7 Claims, 8 Drawing Figures 2,229,828 H1941 Wach 219/352 X 557,282 3/1896 Noyes 219/345 UX 2,700,095 1/1955 Needham 219/345 X 2,799,764 7/1957 Chandler 219/345 707,194 8/1902 B311 219/345 UX //\////))1/ A I l2 PATENTEDJAH 151974 SHEEI 1 0F 2 Fig.4

Fig. 6

Fig.7

,Two -STAGE 59 TH ERMOSTAT RADIANT HEATER BACKGROUND OF THE INVENTION l. Field of the Invention This invention relates to radiant heating, particularly a radiant electric panel heater intended to be suspended from a ceiling.

2. Description of the Prior Art Radiant heating panels are known which are suspended from, for example, a ceiling with their heating elements directed downwardly. Their flat panels, however, are very directional anddo not cover a large area. Radiant heaters are also known that use corrugated panels. An example of such a heater may be found in U. S. Pat. No. 2,469,963. This type of heater, however, is intended to be mounted in, for example, a ceiling with insulation provided for preventing the radiated rays from going upwardly. The known heaters using corrugated panels locate the heating elements in concave portions of the corrugations for focusing the rays into the space tobe heated-This arrangement has the disadvantage of not providing uniform temperature distribution in the space to be heated.

A further problem encountered with the known radiant heaters is that although they generally are maintained at high temperatures in the range of, for example, 2,200 Fahrenheit to 4,000 Fahrenheit, it has been found that they must operate at least 80 percent of the time for efficiency and optimum comfort when used in an area having an outside design temperature, of, for example, Fahrenheit. The known radiant heaters have the disadvantage that they are not suitable for operation of up to 80 percent of the time.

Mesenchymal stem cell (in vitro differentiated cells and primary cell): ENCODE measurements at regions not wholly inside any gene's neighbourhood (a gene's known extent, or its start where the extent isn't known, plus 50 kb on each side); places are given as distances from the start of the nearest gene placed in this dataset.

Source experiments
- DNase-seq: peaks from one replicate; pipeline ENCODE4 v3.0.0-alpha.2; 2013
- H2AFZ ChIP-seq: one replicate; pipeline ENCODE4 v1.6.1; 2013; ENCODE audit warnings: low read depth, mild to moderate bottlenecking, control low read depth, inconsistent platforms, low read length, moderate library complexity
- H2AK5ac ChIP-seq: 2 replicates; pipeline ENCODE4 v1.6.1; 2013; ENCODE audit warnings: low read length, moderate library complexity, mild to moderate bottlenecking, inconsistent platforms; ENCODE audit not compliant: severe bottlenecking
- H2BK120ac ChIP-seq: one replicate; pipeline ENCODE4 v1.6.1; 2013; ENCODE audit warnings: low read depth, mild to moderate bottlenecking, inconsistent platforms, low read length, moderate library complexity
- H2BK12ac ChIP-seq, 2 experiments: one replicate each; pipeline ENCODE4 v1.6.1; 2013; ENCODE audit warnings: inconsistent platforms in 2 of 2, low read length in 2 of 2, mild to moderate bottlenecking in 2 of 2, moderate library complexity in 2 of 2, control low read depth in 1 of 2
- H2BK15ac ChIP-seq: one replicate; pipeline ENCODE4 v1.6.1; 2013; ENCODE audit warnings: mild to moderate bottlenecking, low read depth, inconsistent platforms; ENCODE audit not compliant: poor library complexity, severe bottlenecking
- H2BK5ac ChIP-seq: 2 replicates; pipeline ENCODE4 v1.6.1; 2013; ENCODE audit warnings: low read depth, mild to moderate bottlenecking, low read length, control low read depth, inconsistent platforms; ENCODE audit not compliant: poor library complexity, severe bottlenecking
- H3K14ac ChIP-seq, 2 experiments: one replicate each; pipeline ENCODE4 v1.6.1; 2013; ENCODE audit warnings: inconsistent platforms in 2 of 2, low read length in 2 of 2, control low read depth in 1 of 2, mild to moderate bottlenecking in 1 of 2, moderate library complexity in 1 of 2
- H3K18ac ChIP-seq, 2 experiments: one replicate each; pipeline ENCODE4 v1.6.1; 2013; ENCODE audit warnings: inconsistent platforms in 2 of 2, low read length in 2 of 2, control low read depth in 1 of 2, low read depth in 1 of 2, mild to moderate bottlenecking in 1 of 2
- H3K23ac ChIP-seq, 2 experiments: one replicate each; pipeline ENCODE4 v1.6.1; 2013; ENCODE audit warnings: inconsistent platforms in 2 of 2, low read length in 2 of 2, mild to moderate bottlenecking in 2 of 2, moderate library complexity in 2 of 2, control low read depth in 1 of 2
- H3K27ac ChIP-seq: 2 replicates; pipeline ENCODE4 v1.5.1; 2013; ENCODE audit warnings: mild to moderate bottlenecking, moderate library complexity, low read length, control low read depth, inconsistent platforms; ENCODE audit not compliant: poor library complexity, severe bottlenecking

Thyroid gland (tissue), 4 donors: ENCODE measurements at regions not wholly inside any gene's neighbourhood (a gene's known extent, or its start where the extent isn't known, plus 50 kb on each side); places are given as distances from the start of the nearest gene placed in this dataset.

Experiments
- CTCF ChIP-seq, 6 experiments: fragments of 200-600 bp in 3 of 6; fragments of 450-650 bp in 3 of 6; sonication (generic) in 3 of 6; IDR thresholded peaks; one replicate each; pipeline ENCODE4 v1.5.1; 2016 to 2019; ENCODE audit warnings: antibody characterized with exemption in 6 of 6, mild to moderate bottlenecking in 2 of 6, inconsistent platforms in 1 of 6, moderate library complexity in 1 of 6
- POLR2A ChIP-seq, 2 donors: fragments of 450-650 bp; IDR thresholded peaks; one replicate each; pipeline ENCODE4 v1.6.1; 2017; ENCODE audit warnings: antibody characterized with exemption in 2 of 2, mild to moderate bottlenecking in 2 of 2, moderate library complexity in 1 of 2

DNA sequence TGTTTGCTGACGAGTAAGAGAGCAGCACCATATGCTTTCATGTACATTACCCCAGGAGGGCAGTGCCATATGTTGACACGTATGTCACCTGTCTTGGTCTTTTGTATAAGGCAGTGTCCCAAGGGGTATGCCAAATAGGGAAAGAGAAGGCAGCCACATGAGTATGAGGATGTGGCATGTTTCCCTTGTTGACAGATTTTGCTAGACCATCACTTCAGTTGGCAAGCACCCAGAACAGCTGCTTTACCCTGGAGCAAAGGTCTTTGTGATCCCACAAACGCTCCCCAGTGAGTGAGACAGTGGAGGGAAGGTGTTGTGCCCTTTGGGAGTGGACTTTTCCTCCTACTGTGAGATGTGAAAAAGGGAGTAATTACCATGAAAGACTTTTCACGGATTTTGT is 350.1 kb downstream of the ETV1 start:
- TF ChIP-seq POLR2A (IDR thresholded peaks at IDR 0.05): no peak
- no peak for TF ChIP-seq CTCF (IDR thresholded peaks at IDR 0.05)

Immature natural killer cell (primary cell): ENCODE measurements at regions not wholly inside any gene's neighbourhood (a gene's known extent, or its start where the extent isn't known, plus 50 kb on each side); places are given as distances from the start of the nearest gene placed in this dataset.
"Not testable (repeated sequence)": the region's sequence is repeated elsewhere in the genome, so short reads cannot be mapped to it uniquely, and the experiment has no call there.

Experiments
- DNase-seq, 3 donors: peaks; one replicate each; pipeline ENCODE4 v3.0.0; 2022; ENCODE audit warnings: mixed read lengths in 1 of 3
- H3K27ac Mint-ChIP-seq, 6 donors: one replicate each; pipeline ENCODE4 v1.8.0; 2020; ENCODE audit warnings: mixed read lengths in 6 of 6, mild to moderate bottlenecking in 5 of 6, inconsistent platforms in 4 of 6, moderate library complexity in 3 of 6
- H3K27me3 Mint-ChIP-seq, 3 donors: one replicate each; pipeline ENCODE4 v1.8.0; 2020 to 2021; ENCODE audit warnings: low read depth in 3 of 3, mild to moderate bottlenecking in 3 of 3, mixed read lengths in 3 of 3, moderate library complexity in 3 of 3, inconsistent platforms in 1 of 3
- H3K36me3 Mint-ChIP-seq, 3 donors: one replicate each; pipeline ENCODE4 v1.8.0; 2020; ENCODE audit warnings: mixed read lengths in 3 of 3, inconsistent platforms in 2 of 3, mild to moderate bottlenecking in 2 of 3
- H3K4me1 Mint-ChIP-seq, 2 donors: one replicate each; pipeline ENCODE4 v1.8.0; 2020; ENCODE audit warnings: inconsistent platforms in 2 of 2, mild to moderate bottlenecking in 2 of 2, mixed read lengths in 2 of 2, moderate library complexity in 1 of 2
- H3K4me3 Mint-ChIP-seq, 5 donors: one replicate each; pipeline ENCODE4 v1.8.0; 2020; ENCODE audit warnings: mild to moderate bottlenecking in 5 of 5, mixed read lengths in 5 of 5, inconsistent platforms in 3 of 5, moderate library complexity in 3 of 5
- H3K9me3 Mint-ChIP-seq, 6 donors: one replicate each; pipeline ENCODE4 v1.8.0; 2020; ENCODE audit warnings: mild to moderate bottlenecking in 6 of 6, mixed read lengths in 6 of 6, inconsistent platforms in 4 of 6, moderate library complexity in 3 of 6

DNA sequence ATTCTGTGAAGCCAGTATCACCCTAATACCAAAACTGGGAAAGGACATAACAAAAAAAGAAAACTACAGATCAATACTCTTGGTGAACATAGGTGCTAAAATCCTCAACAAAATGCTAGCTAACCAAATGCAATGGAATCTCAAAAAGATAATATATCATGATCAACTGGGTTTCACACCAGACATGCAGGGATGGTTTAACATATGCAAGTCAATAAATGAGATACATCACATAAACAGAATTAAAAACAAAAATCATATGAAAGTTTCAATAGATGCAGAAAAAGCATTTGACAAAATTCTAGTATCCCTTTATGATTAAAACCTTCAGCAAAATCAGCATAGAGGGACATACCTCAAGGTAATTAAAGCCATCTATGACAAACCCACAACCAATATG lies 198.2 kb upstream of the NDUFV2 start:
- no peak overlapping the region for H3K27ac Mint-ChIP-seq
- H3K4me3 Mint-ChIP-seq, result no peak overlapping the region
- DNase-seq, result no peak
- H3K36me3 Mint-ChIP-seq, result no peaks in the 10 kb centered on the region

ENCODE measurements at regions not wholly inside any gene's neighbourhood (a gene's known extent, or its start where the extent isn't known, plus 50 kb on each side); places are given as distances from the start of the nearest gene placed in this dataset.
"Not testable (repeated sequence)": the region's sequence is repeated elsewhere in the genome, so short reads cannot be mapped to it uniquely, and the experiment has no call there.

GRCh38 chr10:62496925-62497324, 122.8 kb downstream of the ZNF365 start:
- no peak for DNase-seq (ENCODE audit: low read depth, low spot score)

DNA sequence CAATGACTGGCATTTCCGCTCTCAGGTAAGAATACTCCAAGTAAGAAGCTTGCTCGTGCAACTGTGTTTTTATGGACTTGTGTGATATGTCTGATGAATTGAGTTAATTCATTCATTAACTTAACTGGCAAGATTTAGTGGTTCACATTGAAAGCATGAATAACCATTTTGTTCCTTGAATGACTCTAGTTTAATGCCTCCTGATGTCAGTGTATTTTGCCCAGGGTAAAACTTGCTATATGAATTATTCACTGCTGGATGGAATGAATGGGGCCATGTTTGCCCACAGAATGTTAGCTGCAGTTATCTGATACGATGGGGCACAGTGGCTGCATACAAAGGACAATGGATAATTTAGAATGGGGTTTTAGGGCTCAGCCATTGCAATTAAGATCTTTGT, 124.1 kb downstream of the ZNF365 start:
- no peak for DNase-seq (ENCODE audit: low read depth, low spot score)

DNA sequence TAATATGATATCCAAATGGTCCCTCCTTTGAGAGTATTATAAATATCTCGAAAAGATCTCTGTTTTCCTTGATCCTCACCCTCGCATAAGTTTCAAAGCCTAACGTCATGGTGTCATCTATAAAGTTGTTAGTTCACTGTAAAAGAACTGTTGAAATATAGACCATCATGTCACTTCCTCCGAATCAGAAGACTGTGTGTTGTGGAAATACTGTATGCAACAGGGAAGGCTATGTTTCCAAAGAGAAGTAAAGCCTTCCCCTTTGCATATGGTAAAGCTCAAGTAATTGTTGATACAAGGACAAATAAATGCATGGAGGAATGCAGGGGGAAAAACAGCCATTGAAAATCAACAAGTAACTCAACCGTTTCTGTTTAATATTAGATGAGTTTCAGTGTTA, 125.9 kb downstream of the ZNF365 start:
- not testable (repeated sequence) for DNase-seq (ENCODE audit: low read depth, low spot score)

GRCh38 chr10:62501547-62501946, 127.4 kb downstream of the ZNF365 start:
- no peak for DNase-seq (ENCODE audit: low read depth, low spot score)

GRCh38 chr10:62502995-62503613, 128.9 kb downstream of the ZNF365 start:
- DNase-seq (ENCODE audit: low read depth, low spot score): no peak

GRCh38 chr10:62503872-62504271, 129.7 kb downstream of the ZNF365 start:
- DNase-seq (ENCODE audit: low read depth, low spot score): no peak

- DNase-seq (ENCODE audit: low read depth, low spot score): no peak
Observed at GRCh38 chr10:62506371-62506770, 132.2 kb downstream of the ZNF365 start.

SUMMARY OF THE INVENTION It is an object of the present invention to provide a radiant heater which will heatevenly a space to be heated. It is a further object of the present invention to provide a radiant heater which will have at least one heating element operating at least 80 percent of the time.

These and other objects are achieved according to the present invention by providing a radiant heater with a panel forming corrugations and having a heating element mounted on one of the corrugations, means for mounting the panel at a distance from a surface partially defining a space to beheated for permitting fluid circulation therebetween, and arranging the heating element for facing the surface.